Friday, November 7, 2008

CCDA principle #4...

Leadership Development

 The primary goal of leadership development is to restore the stabilizing glue and fill the vacuum of moral, spiritual, and economic leadership that is so prevalent in poor communities by developing leaders. This is most effectively done by raising up Christian leaders from the community of need who will remain in the community to live and lead. Most Christian Community Development ministries put a major focus on youth development, winning youth to Christ as early as kindergarten and then following them all the way through college with spiritual and educational nurturing. Upon returning from college a ministry creates opportunities for exercising leadership upon their return to the community.

At the core of the leadership vacuum in inner city communities is an attitude of flight. For many, success is defined as being able to move out of inner-city communities, not remaining there. The erroneous goal is to help a few people leave the neighborhood so that they can escape the problems of inner city communities. This core value of escapism has caused a major drain on the community. Success in the world’s eyes is leaving the neighborhood and owning a home in a more affluent community.

Leadership development is possible only when there is longevity of ministry. All too often people are guilty of trying to have quick fixes in poor neighborhoods. Leadership development is of the highest priority in Christian Community Development. Each ministry must have a dynamic youth ministry that is reaching young people with the good news of Jesus Christ and then equipping them to become faithful followers of Christ, and effective community leaders. This will take at least fifteen years to accomplish, so a worker must plan to stay in the neighborhood for at least that long.

In situations where hispanics and other ethnic groups are negatively affected by their current legal status in our country, this progressive, developmental process is nearly impossible to accomplish, as young people are not able to attend college or prepare for a stable career. In this case, ministries are often moved to engage in social action to challenge and change current immigration laws that debilitate the lives of promising youths and their families.

For CCD ministries, developing leaders from the community is a huge priority that requires absolute commitment; the payoff is that our communities will be filled with strong Christian leaders who love their neighbors, and have the skills and abilities to lead our churches, organizations, and other institutions that bring sustainable health to our communities.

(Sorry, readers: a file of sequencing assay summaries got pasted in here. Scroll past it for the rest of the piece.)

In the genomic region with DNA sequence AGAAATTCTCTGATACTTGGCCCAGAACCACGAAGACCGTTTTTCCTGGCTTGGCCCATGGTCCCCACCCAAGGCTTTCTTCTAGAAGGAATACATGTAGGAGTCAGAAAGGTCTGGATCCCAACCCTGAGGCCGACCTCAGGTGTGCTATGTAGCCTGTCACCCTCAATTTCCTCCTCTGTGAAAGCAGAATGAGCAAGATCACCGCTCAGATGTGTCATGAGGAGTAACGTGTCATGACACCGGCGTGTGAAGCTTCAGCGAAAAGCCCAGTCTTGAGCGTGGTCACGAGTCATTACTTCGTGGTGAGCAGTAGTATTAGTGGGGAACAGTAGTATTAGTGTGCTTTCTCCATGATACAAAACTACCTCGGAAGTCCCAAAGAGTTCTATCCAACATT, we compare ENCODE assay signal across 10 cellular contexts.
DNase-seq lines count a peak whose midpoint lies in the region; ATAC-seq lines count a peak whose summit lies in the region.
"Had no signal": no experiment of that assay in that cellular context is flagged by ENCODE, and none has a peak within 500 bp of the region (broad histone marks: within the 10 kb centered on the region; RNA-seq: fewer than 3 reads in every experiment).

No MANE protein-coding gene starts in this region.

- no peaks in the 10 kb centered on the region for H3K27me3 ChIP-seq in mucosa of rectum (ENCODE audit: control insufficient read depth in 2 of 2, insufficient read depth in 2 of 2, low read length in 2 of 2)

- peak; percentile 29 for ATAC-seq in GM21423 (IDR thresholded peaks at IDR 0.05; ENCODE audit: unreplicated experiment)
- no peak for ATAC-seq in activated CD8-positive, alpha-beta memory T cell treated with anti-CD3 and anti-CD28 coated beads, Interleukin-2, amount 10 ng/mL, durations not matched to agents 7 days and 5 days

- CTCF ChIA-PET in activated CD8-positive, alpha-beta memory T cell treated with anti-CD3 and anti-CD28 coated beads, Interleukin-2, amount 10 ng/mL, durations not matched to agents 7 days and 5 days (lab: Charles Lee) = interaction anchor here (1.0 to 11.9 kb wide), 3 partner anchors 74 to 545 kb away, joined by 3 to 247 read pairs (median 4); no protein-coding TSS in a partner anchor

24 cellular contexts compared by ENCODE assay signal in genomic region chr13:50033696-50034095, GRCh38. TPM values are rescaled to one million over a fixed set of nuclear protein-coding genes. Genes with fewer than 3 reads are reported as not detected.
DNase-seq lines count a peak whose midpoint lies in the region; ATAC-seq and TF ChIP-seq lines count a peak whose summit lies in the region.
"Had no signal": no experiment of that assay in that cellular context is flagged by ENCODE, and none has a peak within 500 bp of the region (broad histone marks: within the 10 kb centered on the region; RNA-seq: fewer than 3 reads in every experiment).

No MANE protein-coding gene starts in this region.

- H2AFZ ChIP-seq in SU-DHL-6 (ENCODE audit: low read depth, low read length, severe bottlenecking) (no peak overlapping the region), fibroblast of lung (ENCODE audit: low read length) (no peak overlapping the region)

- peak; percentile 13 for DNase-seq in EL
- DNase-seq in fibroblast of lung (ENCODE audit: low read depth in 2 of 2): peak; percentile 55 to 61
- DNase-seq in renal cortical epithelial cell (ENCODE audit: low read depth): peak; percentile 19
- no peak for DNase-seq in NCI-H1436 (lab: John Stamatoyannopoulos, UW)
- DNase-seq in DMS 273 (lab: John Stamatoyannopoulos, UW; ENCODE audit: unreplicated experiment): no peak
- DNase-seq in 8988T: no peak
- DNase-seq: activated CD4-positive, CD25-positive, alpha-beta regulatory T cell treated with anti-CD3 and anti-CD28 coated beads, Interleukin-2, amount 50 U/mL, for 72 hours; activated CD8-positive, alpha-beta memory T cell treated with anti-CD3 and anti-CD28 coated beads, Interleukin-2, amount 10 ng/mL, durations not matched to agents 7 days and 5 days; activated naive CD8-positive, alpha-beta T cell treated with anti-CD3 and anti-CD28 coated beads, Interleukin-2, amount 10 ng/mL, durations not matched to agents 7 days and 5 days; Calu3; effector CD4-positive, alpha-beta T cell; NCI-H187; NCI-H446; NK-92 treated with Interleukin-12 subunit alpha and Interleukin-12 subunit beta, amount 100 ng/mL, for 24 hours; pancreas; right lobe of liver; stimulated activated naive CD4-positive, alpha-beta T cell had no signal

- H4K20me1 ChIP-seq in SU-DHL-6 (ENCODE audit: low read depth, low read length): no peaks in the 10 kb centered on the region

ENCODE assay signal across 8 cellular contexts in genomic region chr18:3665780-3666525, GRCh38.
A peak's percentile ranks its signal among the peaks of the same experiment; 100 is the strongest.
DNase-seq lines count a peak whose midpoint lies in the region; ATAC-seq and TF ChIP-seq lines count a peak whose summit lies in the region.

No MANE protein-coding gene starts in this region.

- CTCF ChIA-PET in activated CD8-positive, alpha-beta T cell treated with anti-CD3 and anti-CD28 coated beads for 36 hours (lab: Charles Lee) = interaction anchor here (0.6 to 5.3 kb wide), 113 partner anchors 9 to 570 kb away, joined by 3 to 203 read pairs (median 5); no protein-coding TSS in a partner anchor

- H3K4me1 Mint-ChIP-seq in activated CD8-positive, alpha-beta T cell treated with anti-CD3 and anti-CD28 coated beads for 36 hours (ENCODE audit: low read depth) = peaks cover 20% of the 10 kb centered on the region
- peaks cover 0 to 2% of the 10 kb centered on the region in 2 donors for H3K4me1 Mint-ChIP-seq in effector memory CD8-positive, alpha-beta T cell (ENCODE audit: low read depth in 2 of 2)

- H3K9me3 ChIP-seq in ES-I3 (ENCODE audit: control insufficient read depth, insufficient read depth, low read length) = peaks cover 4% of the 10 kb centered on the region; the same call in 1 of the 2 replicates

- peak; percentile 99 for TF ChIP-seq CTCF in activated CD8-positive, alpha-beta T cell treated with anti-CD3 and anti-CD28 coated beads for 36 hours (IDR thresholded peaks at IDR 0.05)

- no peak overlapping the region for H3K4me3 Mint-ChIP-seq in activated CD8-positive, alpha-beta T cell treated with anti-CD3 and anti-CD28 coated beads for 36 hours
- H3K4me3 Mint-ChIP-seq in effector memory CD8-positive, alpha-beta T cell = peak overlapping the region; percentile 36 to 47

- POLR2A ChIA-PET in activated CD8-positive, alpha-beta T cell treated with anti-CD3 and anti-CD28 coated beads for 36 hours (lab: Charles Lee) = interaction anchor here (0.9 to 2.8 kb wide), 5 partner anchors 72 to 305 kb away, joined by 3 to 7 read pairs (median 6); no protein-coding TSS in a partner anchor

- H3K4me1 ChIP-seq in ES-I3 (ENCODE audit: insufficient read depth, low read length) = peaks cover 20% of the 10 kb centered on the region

Wednesday, November 5, 2008

CCDA principle #3...

Redistribution (Just Distribution of Resources)


When men and women in the body of Christ are visibly present and living among the poor (relocation), and when people are intentionally loving their neighbor and their neighbor's family the way a person loves him or herself and family (reconciliation), the result is redistribution, or a just distribution of resources. When God's people with resources (regardless of their race or culture) commit to living in underserved communities seeking to be good neighbors, being examples of what it means to be a follower of Christ, working for justice for the entire community, and utilizing their skills and resources to address the problems of that community alongside their neighbors, then redistribution is being practiced.

Redistribution brings the principles of Justice back to the underserved communities. Justice has left communities of color and lower economic status, leaving an unjust criminal court and prison system, unjust hiring practices, unjust housing development and injustice in the educational institutions. Justice has been available only to people with the economic means to acquire just treatment.

Redistribution brings new skills, new relationships, and new resources and puts them to work to empower the residents of a given community of need to bring about healthy transformation. This is redistribution. Christian Community Development ministries harness the commitment and energy of men, women, and young people living in the community, and others who care about their community, and find creative avenues to develop jobs, schools, health centers, home ownership opportunities, and other enterprises of long-term development.

Seeking a just distribution of resources and working for justice in underserved communities contributes greatly to helping people help themselves, which is at the heart of Christian Community Development.